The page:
How College Students Can Eat On $25 Or Less A Week

If you're a broke college kid, here are some helpful tips to make sure you aren't breaking the bank on food.

With all the other expenses that college students seem to make, it’s hard for many of them to eat a decent meal. Many blow most of their income on food, and spend way more than they should have too because they don’t spend wisely. Either that or they buy the worst foods possible and miss out on important nutrients that they should get every day. If you can spare $25 a week, I can make sure you have some pretty healthy meals that only need a microwave to be made.

First, before we can work on spending money, you’ll need to save yourself some money, and this starts with you using your meal plan. If you eat one meal in the café a day, for seven days, do you realize how much money you could save in a week? Let’s say the average price of a meal in the café is $6. That seems to be the average price of a filling meal at a fast food restaurant. One meal a day, at $6, can save you upwards of $42 a week! That’s more than enough to buy your food and have some left over to carry over for the next week, or go towards more important things. I know the café food isn’t like home, and I know it doesn’t always taste the best, but usually café’s will serve all kinds of food, and most of it is decent enough to eat. One meal a day will not kill you.

Secondly, one of the easiest ways to cut your food bill during a shopping trip is to clip coupons. Coupons aren’t hard to find either. Sunday papers usually carry coupons for the hottest food and personal care items. I know the amounts may seem small when you look at them, but they will save you valuable dollars. If you go into a store with $5 in coupons, you can buy what you want and save $5 on the bill. That $5 can go towards gas money, personal items, or be saved for next week. Besides, it’s likely you can save much more money if you can find a store that will allow you to double coupons. Do this every week, and you can save $20 or more a month. That $20 will turn into $240 or more a year! I’m sure you can think of far better things you’d like to spend your money on than food.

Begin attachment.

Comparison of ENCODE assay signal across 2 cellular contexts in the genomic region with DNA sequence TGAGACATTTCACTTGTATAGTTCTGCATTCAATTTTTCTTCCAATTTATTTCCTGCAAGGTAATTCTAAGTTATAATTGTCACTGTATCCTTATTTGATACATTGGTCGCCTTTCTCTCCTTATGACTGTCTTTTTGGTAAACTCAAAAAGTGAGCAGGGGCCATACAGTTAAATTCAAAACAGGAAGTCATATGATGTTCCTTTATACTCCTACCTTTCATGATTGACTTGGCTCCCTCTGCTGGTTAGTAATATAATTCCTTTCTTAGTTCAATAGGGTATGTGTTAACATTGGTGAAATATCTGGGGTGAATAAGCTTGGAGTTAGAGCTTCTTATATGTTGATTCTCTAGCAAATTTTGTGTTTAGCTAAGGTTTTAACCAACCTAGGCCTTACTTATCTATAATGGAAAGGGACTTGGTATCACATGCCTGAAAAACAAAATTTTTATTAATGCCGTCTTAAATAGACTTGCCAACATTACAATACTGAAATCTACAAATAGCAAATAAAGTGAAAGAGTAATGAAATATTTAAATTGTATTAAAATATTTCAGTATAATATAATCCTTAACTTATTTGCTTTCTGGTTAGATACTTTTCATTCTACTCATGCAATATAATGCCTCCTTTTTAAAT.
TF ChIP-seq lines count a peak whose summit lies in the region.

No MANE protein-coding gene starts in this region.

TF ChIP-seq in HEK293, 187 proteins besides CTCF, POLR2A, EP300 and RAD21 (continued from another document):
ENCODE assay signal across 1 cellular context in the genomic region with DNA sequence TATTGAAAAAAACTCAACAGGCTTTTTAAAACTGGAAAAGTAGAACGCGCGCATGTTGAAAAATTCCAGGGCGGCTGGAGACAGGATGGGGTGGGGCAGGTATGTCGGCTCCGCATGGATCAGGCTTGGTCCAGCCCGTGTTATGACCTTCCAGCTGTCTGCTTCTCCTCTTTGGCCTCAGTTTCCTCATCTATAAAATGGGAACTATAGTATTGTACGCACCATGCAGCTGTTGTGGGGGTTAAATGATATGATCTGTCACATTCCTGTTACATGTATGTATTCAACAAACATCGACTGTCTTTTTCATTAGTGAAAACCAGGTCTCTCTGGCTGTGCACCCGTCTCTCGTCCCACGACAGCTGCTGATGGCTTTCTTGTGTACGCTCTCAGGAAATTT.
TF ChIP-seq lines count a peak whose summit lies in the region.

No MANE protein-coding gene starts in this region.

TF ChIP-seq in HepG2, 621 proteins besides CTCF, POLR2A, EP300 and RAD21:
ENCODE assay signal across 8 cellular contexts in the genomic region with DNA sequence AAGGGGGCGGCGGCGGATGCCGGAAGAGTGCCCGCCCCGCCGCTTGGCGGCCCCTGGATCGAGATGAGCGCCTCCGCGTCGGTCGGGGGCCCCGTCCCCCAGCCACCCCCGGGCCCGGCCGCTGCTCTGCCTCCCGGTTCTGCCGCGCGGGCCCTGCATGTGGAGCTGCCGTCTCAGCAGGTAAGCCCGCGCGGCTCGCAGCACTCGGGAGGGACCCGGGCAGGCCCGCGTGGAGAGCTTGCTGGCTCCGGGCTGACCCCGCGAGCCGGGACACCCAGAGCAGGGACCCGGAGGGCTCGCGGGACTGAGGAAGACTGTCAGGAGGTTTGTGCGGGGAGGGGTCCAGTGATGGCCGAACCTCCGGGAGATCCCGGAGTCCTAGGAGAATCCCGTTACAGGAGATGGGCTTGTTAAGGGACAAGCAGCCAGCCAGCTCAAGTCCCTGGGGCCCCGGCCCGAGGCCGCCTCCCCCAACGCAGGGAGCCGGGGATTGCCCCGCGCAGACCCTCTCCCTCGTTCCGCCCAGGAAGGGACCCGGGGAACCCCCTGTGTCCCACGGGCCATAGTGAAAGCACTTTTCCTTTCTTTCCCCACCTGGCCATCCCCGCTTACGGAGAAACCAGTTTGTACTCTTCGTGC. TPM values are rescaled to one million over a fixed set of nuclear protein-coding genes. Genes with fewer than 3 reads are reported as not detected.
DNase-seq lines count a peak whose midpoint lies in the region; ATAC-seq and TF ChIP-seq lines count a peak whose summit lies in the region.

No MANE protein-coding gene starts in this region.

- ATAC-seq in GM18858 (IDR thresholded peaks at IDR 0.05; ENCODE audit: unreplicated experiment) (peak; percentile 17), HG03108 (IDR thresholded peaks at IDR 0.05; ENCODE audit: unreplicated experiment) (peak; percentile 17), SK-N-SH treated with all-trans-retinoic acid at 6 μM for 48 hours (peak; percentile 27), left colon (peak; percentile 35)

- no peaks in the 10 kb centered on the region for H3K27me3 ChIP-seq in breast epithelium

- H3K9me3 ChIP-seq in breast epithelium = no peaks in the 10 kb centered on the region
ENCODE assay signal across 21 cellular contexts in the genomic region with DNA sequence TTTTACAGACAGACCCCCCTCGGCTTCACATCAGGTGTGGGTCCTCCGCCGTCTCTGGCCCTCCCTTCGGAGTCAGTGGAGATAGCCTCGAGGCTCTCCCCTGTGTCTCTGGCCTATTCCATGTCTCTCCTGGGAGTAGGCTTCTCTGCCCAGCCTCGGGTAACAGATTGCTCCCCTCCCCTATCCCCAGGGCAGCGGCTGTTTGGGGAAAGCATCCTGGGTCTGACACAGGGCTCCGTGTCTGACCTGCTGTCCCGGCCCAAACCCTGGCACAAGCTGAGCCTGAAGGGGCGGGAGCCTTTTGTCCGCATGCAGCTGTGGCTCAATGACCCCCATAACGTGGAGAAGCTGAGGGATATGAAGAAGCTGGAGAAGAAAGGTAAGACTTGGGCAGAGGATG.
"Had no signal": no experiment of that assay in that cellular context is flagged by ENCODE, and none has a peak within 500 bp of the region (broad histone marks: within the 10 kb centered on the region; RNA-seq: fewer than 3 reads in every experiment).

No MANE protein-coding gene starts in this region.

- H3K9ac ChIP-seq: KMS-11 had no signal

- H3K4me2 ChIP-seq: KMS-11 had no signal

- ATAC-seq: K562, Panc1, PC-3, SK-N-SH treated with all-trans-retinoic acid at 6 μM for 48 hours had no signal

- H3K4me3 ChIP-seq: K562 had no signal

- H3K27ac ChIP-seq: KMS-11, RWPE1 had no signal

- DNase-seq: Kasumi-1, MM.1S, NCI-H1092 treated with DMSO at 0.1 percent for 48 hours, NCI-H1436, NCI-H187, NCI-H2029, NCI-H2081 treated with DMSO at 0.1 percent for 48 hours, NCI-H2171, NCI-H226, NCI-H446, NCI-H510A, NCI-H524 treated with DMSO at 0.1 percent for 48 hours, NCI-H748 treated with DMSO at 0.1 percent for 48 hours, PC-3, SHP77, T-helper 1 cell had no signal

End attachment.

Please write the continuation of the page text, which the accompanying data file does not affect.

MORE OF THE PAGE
When it comes to shopping, buy easy to fix items that are made for families on the go, most of which can be found in the freezer section of the grocery store. TV dinners are an excellent choice because sometimes, meals can be found for $1 or less. You can stock up on a few of these. A popular food of college students seems to be Ramen noodles simply because they are so cheap. However, don’t eat just plain Ramen noodles. Pick up a bag of grilled chicken strips. Fix your noodles, and then fix a few of the strips. Cut them into smaller pieces, and mix them with the noodles. You’ll have a pretty tasty meal equaling about $2. Using only a few strips a day or less means you’ll have the bag for a pretty long time. Just keep the bag in a freezer and you’ll be able to enjoy the strips for about a month or two.

More and more microwavable foods are becoming available. You can find rice in a pouch that can be placed into the microwave (pouch and all) for only a few minutes. After that, you’ll have a pretty quick, tasty meal, which I’m sure you’d consider better than any café food. Don’t forget that lunch meat and bread can become a valuable meal choice, especially when you need to eat on the run. All of these can be purchased for just under a few dollars and usually keep well for a few weeks.

To ensure you are getting the best deals possible, spend a day looking, not buying a thing. Check out what you’d like to invest in and see what’s worthwhile. Write down the prices and add up how much you’d be spending a week. Don’t forget to take into account how often you think you’ll run out of certain items. Some items you won’t have to buy every week. You’ll mostly have a lot of estimations to do, but it will be worth it in the end if you can decide how much money you’ll need a week to do some shopping. Also take into consideration any other items that may need to be purchased on a shopping trip. I suggest making a budget to help guide you on your shopping decisions.